39. Israel and Palestine: Group Dynamics

Israel and Palestine: Group Dynamics
The Israeli and the Palestine issue has flared up again. Egypt has now backed Gaza, and the question of war is in the news.

This conflict has been a modern issue since the British Mandate for Palestine in 1922. This ‘agreement’ promoted the division of the British protectorates – Palestine, to include a national home for the Jewish people. This area had been in control of the Middle East since the 16th Century.
Mix this with the arrogance of the British Empire in believing the world was there to cut up at its own convenience, coupled with the effects of the Holocaust of the Jews – saying that it was never going to work would be an understatement.

Political commentators link the escalation of the violence to elections in Israel and an insecurity that makes it its own worst enemy. The phrase “Own worst enemy” is generally applied to people – individuals. So perhapsan analogy of a group of people might be helpful?

The members in the group come from all over the world. The group is dominated by a sub group of  members who are wealthy and powerful. They influence the group and the rules that govern it.

Among many conflicts two group members are in constant conflict which flares up into violence periodically. Both these members have had abusive pasts unimaginable to others in the group. Other group members wring their hands partly in guilt, partly in denial, with varying degrees of support for either side: but ultimately do not want to be involved, or feel powerless.

The two group members in conflict are similar but in very different situations. Both come from a similar origin in the Middle East historically respecting and incorporating each others’ religions into their own. One has the financial backing of other powerful members of the group and lives a wealthy lifestyle; the other has less support from these group members, but has a lot of moral support from large sections of the group. This group member lives their life in hardship, poverty. Both are very, very angry with each other, constantly blaming and attacking each other.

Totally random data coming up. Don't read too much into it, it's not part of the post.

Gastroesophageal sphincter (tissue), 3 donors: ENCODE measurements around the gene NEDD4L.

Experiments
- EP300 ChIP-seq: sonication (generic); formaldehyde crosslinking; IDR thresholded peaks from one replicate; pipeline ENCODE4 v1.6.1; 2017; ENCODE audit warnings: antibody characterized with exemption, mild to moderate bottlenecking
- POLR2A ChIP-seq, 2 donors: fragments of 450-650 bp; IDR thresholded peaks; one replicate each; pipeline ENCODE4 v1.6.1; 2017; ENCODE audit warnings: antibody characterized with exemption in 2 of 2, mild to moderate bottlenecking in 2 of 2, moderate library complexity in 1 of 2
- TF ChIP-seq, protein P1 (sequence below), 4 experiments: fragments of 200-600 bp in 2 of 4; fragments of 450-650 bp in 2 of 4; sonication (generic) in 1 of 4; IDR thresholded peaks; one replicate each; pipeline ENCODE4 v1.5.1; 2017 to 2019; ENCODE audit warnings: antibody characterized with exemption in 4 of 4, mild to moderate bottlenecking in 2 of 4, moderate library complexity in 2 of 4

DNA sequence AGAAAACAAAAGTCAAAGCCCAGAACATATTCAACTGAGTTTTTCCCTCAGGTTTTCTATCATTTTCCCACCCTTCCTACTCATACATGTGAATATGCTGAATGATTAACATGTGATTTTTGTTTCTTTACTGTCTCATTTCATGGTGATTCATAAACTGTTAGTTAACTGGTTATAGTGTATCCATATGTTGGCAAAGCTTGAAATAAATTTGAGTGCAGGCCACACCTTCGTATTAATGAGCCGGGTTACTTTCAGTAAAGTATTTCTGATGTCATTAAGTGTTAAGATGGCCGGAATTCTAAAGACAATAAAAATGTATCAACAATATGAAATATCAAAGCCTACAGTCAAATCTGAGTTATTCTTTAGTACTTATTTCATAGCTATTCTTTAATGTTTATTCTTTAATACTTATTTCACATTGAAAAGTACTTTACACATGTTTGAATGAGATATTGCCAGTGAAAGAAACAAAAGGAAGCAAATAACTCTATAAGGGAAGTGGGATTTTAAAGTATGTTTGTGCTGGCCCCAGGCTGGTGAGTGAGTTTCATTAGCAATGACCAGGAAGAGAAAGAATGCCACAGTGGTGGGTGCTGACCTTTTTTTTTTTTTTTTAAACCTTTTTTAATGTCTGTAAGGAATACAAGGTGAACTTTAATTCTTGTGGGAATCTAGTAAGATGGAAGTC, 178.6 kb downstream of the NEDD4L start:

A group facilitator would be looking at the conflict between the two group members, mindful that there is an element of a set up about this dynamic. These two members have been manipulated into this situation by the self-interest and greed of the descendants of the powerful group members.

The exploration of this abuse, and the feelings behind it might create an opportunity to keep the ‘presenting past’ back in the past so that the present situation can be looked at in a more objective way.
This element of the past never being resolved and playing itself out in the present is repetitive, and stuck. In the group the representatives of the main powerful players from the 1920s would be encouraged to stand up and take responsibility for their roles.
Unless the original hurts are addressed – the group cannot move forward.
Israel and Palestine: Group Dynamics

Copyright Adrian Scott North London Counsellor Blog 2012
All rights reserved
Disclaimer: This weblog is the view of the writer and for general information only.
This article is designed to provoke argument and critique.

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